“It defines a delicate balance between the two approaches, but I believe the answer for the Hillview Apartments lies somewhere in between,” Hernandez said. He added: “We need to prioritize safety and create an environment where the residents can thrive.”
Last November, Reeve and other residents banded together to form a Tenants Association. After forming it, they received threats from residents who’ve been creating issues for them – but they’re still pushing forward, seeking ways to amplify their voices and bring change to the Hillview Court Apartments.
They formed a Steering Committee and have been meeting with the County and Jamboree to discuss all of their concerns.
Since the different parties started meeting, Searcy from Jamboree told The Beat that their company has been working with the County and Abode to provide more services to the Hillview Court community. Searcy said that they’ve done things like increase the number of staff and security personnel on the site operations team, and have made changes to entrance and exit policies to control access by unauthorized persons.
“It is unfortunate that a small group would try and paint a narrative that the property is unsafe,” Searcy wrote to The Beat by email. “We appreciate our role in serving these vulnerable clients living in independent housing and feel that we are working with a range of partners and with the community of residents to continuously provide a safe place to live.”
Searcy’s comments, Reeve believes, are just another example of the gaslighting that concerned residents have experienced when they try to speak out about what is really happening at Hillview.
Earlier this week, Reeve sent an email out to members of the Milpitas City Council, Santa Clara County, Jamboree, and other organizations, detailing the ongoing problems at Hillview and pleading for them to do something.
Santa Clara County Supervisor Otto Lee, who was one of the recipients of Reeve’s email, called the letter “disturbing” and said that the County would need to double their efforts.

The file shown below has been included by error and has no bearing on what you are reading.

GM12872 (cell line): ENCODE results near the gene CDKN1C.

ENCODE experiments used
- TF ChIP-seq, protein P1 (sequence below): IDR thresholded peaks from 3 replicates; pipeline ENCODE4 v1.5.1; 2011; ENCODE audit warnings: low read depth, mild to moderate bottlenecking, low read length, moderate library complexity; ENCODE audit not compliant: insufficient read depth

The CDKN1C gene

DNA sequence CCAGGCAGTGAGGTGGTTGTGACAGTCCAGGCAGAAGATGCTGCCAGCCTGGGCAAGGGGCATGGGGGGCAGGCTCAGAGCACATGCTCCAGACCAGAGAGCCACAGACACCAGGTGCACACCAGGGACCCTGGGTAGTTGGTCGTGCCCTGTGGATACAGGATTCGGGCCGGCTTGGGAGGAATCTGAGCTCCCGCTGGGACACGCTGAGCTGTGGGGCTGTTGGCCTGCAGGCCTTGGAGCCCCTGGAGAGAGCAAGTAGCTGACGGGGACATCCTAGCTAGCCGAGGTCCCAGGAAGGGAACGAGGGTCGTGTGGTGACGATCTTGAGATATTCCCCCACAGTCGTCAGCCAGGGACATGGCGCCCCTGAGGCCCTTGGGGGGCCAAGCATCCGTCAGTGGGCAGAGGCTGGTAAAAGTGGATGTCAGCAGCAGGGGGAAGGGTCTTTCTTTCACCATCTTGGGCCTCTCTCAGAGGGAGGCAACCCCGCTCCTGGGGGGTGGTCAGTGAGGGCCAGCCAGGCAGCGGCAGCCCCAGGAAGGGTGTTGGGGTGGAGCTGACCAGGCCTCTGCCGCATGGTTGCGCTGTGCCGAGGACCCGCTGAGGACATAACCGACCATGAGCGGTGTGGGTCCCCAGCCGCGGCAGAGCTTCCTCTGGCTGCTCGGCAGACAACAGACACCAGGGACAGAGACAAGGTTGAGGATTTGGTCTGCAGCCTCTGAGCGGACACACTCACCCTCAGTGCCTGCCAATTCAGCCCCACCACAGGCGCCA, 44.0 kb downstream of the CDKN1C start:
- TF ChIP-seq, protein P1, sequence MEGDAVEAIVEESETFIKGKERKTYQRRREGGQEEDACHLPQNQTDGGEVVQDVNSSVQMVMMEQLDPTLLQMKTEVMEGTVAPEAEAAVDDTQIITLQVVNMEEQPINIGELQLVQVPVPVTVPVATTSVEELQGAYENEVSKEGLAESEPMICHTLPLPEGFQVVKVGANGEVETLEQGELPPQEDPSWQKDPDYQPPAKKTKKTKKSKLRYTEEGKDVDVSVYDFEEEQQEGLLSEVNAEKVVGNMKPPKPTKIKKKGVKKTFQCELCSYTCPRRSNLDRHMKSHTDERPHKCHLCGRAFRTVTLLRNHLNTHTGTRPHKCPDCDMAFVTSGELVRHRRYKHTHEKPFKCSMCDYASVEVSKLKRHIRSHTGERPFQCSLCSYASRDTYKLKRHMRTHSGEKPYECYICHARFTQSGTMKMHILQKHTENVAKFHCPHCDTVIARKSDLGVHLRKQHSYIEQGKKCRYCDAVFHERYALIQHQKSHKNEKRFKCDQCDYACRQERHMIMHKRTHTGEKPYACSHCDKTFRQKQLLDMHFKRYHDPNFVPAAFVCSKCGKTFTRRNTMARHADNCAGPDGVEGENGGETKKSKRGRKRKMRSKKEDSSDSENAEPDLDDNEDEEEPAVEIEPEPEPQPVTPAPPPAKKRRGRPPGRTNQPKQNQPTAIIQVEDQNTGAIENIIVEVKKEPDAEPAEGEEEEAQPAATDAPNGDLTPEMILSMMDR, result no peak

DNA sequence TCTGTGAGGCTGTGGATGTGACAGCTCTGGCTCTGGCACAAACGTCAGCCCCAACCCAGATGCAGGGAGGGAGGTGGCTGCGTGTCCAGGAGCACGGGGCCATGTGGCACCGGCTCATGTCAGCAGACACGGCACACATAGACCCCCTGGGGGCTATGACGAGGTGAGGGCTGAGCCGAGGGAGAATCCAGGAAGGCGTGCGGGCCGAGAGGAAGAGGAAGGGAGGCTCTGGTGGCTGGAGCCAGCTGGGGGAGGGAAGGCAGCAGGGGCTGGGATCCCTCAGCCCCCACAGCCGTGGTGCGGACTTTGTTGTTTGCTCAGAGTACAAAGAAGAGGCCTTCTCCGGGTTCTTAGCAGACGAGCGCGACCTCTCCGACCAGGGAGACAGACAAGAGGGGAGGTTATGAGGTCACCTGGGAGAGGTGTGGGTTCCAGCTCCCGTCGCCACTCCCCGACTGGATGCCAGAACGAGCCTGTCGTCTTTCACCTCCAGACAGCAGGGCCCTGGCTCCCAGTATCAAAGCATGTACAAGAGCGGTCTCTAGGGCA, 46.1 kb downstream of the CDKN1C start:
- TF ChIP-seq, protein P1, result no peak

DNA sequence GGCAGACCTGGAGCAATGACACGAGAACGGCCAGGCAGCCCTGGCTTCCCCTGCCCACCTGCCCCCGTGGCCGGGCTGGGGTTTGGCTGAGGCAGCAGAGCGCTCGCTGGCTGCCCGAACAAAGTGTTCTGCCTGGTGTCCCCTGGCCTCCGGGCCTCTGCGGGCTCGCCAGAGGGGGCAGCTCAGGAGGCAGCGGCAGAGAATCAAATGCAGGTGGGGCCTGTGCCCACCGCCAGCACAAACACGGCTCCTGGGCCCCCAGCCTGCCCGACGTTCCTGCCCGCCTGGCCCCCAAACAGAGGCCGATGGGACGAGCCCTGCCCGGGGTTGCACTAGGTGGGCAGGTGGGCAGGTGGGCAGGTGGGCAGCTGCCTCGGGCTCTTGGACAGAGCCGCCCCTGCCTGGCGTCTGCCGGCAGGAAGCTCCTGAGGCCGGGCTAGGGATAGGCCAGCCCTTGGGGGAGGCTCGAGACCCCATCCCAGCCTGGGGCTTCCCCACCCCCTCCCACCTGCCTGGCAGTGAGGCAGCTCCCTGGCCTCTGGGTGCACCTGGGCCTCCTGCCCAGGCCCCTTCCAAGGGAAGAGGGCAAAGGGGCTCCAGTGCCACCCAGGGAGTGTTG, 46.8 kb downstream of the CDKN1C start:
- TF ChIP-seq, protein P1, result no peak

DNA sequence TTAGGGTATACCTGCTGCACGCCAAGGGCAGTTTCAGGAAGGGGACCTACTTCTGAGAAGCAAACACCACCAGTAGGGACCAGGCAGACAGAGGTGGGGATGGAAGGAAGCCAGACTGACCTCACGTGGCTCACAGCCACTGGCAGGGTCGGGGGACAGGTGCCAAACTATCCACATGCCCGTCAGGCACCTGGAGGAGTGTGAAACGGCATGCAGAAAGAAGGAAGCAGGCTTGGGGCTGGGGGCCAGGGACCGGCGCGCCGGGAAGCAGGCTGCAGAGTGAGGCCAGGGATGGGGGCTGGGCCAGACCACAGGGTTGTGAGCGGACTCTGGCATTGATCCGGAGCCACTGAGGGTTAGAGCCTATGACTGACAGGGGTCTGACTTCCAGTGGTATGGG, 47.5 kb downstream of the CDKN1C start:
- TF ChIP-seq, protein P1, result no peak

“The development partners will be working with the tenant to investigate these claims to ensure that Hillview has the resources and security to operate safely for everyone,” wrote Supervisor Lee in an email statement to The Beat. “We must make Hillview Court a success story. Besides further site improvements, we need to be more diligent to keep every resident safe.”
Last year, the Milpitas City Council sent a letter to Supervisor Lee to ask that the County provide funding for a full-time police officer at the Hillview Court Apartments. They have not yet received a formal reply, so earlier this afternoon, they sent out another request to Lee, after Milpitas Vice Mayor Evelyn Chua suggested they do so at this week’s Council meeting.
“We need all hands on deck right now,” said Vice Mayor Chua to The Beat. “We have to help these residents.”
In the City of Milpitas’ request to Otto Lee, they wrote that “the 1000 Hillview Court Apartments has required more police presence than any other apartment complex in the City of Milpitas, including apartment complexes more than five times its size.” They also stated that this has impacted Milpitas’ public safety response system and that “the City is seeking reimbursement for the additional public safety costs incurred by activity at this facility.”
Last August, the City of Milpitas estimated that they would be incurring $463,000 in public safety costs related to the Hillview Court Apartments during the entirety of 2022.
Milpitas City Councilmember Anthony Phan went out to the Hillview Court Apartments this week and talked with some of the residents. In an interview with The Beat, he spoke of how it was initially communicated to the Council that Hillview would be a safe place with onsite services for residents. But those promises have fallen short:
“These residents aren’t getting the quality of service and quality of life and safety that they were promised. That was the same promise made to the Council,” Councilmember Phan told The Beat. “I have put a lot of trust and faith in the housing team, and I think folks have good intentions. But at the end of the day, we need accountability measures.”
One resident, Lorrie Jensen, has lived in the apartments for one year and two months. She is hopeful that by coming together, through the Tenants Association, residents can do something to make an impact on how Hillview is run.
“We’re trying to make changes happen because we care about this place. We want to see positive things happen,” Jensen said.
Note from The Beat: There are a lot of layers to this story, and in the coming weeks and months, we will continue to follow it and report back on what we learn to the public.
This story has been updated.